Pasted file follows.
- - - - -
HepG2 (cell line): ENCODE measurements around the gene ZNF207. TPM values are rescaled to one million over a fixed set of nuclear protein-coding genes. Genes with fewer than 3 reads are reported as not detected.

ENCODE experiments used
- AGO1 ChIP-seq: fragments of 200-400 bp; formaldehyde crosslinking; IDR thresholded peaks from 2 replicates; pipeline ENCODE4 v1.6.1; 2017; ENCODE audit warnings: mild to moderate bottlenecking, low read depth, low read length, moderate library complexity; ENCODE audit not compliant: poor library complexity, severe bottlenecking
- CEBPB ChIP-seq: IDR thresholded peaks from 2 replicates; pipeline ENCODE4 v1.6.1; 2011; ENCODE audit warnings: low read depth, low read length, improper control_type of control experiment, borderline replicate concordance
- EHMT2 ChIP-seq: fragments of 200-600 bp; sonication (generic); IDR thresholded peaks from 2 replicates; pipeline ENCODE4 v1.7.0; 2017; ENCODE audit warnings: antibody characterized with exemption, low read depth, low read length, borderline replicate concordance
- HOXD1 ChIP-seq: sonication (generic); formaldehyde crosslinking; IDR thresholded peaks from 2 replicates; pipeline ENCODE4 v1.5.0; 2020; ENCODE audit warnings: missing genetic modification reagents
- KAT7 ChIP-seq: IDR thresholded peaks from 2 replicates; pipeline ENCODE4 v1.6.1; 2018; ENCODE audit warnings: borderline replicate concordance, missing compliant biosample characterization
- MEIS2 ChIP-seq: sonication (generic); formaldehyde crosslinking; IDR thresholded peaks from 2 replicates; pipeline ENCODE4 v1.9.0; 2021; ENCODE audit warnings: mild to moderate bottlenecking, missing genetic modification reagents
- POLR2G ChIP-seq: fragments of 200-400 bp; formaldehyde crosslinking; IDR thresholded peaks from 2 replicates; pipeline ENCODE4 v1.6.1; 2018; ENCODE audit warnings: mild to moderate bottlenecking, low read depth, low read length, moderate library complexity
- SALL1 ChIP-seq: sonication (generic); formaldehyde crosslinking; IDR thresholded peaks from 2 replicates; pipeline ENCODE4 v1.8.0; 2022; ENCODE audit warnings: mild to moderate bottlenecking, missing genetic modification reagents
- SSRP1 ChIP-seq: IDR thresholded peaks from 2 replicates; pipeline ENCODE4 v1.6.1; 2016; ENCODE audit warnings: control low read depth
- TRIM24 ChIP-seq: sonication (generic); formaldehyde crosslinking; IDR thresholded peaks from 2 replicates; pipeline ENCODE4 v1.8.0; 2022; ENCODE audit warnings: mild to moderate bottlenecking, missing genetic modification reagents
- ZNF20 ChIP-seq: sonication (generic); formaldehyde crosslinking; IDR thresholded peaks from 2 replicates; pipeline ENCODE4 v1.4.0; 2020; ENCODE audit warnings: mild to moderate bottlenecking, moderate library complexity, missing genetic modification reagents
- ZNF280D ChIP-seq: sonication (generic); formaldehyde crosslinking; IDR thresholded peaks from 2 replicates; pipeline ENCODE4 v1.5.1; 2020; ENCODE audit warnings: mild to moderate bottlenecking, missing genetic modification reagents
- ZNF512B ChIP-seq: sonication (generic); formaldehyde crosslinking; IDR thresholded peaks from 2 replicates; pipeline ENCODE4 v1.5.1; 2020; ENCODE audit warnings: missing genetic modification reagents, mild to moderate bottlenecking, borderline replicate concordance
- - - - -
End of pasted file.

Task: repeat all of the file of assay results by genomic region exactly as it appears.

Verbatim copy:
HepG2 (cell line): ENCODE measurements around the gene ZNF207. TPM values are rescaled to one million over a fixed set of nuclear protein-coding genes. Genes with fewer than 3 reads are reported as not detected.

ENCODE experiments used
- AGO1 ChIP-seq: fragments of 200-400 bp; formaldehyde crosslinking; IDR thresholded peaks from 2 replicates; pipeline ENCODE4 v1.6.1; 2017; ENCODE audit warnings: mild to moderate bottlenecking, low read depth, low read length, moderate library complexity; ENCODE audit not compliant: poor library complexity, severe bottlenecking
- CEBPB ChIP-seq: IDR thresholded peaks from 2 replicates; pipeline ENCODE4 v1.6.1; 2011; ENCODE audit warnings: low read depth, low read length, improper control_type of control experiment, borderline replicate concordance
- EHMT2 ChIP-seq: fragments of 200-600 bp; sonication (generic); IDR thresholded peaks from 2 replicates; pipeline ENCODE4 v1.7.0; 2017; ENCODE audit warnings: antibody characterized with exemption, low read depth, low read length, borderline replicate concordance
- HOXD1 ChIP-seq: sonication (generic); formaldehyde crosslinking; IDR thresholded peaks from 2 replicates; pipeline ENCODE4 v1.5.0; 2020; ENCODE audit warnings: missing genetic modification reagents
- KAT7 ChIP-seq: IDR thresholded peaks from 2 replicates; pipeline ENCODE4 v1.6.1; 2018; ENCODE audit warnings: borderline replicate concordance, missing compliant biosample characterization
- MEIS2 ChIP-seq: sonication (generic); formaldehyde crosslinking; IDR thresholded peaks from 2 replicates; pipeline ENCODE4 v1.9.0; 2021; ENCODE audit warnings: mild to moderate bottlenecking, missing genetic modification reagents
- POLR2G ChIP-seq: fragments of 200-400 bp; formaldehyde crosslinking; IDR thresholded peaks from 2 replicates; pipeline ENCODE4 v1.6.1; 2018; ENCODE audit warnings: mild to moderate bottlenecking, low read depth, low read length, moderate library complexity
- SALL1 ChIP-seq: sonication (generic); formaldehyde crosslinking; IDR thresholded peaks from 2 replicates; pipeline ENCODE4 v1.8.0; 2022; ENCODE audit warnings: mild to moderate bottlenecking, missing genetic modification reagents
- SSRP1 ChIP-seq: IDR thresholded peaks from 2 replicates; pipeline ENCODE4 v1.6.1; 2016; ENCODE audit warnings: control low read depth
- TRIM24 ChIP-seq: sonication (generic); formaldehyde crosslinking; IDR thresholded peaks from 2 replicates; pipeline ENCODE4 v1.8.0; 2022; ENCODE audit warnings: mild to moderate bottlenecking, missing genetic modification reagents
- ZNF20 ChIP-seq: sonication (generic); formaldehyde crosslinking; IDR thresholded peaks from 2 replicates; pipeline ENCODE4 v1.4.0; 2020; ENCODE audit warnings: mild to moderate bottlenecking, moderate library complexity, missing genetic modification reagents
- ZNF280D ChIP-seq: sonication (generic); formaldehyde crosslinking; IDR thresholded peaks from 2 replicates; pipeline ENCODE4 v1.5.1; 2020; ENCODE audit warnings: mild to moderate bottlenecking, missing genetic modification reagents
- ZNF512B ChIP-seq: sonication (generic); formaldehyde crosslinking; IDR thresholded peaks from 2 replicates; pipeline ENCODE4 v1.5.1; 2020; ENCODE audit warnings: missing genetic modification reagents, mild to moderate bottlenecking, borderline replicate concordance